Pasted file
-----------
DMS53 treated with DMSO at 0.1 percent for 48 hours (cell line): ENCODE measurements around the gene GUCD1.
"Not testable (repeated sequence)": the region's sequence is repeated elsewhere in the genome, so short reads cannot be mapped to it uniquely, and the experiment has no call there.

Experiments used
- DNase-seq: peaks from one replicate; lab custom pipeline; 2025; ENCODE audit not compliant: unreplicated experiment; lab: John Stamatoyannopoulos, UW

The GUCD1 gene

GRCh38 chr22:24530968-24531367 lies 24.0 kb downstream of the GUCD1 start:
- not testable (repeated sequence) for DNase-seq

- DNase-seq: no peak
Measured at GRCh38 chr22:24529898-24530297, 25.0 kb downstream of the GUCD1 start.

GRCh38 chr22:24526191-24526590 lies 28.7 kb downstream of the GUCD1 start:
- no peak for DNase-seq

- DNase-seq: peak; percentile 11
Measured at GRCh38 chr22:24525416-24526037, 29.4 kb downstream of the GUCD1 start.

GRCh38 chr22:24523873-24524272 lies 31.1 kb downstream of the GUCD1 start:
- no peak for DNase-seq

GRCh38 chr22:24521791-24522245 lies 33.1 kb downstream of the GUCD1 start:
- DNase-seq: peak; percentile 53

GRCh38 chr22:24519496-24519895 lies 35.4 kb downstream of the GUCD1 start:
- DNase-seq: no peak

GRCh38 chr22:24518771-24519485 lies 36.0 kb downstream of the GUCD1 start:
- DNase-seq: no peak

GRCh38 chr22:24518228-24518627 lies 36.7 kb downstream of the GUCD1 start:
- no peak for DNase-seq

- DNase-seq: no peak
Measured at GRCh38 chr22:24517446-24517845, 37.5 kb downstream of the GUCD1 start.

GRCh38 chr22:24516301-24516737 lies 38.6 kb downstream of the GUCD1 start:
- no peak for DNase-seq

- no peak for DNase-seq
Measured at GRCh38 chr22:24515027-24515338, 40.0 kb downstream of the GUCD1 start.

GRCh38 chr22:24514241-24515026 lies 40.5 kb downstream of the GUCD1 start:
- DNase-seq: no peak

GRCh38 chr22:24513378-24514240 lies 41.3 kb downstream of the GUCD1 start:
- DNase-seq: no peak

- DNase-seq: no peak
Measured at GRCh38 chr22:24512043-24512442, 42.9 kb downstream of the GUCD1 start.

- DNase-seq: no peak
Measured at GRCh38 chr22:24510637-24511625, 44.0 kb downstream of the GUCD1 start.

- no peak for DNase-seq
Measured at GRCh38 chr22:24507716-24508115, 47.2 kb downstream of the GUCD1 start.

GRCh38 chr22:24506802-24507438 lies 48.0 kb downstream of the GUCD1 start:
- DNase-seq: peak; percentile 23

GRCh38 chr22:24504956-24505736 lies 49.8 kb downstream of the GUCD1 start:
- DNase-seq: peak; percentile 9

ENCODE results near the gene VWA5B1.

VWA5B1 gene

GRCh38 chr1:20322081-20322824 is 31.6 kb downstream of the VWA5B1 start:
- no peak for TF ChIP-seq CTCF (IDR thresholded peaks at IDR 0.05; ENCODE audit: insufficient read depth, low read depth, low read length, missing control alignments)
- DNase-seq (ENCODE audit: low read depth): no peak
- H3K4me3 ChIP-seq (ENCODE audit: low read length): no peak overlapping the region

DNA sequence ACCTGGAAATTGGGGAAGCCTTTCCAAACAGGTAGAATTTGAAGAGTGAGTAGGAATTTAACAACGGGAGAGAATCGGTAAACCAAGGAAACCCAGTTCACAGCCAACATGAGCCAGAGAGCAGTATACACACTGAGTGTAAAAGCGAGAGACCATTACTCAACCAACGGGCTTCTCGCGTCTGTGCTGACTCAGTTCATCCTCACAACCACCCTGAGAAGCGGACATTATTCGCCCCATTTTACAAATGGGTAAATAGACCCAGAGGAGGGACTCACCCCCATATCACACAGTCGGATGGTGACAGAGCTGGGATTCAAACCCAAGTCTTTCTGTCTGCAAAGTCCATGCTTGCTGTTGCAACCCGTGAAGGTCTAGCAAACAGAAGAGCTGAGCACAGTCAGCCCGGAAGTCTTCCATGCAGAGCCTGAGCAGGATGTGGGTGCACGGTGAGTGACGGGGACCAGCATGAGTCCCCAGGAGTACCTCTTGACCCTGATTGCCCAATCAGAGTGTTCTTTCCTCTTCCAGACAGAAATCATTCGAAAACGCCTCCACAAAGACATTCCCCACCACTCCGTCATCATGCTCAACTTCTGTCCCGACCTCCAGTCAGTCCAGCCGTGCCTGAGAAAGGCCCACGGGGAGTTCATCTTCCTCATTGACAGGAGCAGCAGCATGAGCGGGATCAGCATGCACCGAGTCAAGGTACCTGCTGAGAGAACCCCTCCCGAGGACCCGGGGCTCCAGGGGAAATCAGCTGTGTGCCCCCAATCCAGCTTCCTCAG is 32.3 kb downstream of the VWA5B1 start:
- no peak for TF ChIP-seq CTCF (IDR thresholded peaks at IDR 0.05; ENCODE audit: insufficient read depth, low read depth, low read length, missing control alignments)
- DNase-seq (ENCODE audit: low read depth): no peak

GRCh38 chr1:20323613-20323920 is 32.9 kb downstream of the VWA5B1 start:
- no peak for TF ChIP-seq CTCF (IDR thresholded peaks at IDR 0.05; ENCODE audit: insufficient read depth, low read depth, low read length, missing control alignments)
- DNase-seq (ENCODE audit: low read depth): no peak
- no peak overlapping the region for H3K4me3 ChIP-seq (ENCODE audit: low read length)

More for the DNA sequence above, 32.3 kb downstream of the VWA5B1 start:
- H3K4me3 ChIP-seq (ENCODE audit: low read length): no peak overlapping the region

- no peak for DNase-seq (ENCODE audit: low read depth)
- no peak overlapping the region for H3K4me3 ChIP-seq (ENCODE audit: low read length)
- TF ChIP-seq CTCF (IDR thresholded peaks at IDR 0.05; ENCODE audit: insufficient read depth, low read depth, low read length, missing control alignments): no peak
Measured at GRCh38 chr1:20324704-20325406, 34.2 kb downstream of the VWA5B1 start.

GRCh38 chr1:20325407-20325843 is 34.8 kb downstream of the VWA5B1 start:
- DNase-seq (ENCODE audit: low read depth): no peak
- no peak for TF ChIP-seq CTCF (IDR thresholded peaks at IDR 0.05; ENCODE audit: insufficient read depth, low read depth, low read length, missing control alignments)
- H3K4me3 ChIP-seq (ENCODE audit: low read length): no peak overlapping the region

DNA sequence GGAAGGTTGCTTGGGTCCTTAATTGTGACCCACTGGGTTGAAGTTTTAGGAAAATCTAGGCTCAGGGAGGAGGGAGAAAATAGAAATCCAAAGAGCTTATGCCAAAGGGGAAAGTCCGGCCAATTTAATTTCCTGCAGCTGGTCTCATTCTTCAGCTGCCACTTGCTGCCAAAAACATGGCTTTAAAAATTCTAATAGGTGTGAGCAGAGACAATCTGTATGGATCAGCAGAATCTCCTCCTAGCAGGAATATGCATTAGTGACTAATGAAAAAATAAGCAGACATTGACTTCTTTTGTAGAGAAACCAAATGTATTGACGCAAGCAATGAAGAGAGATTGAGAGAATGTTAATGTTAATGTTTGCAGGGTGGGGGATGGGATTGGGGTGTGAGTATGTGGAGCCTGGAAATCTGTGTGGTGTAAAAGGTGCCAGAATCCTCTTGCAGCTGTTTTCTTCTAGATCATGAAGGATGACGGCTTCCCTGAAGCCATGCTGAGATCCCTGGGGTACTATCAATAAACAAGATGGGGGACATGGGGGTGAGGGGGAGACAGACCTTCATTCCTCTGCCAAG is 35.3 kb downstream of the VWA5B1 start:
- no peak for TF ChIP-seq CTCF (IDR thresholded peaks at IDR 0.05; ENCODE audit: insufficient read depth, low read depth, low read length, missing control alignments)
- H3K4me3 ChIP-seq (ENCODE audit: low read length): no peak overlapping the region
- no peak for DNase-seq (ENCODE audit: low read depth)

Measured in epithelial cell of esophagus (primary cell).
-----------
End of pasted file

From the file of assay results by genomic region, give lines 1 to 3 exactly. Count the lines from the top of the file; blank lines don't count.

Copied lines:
DMS53 treated with DMSO at 0.1 percent for 48 hours (cell line): ENCODE measurements around the gene GUCD1.
"Not testable (repeated sequence)": the region's sequence is repeated elsewhere in the genome, so short reads cannot be mapped to it uniquely, and the experiment has no call there.

Experiments used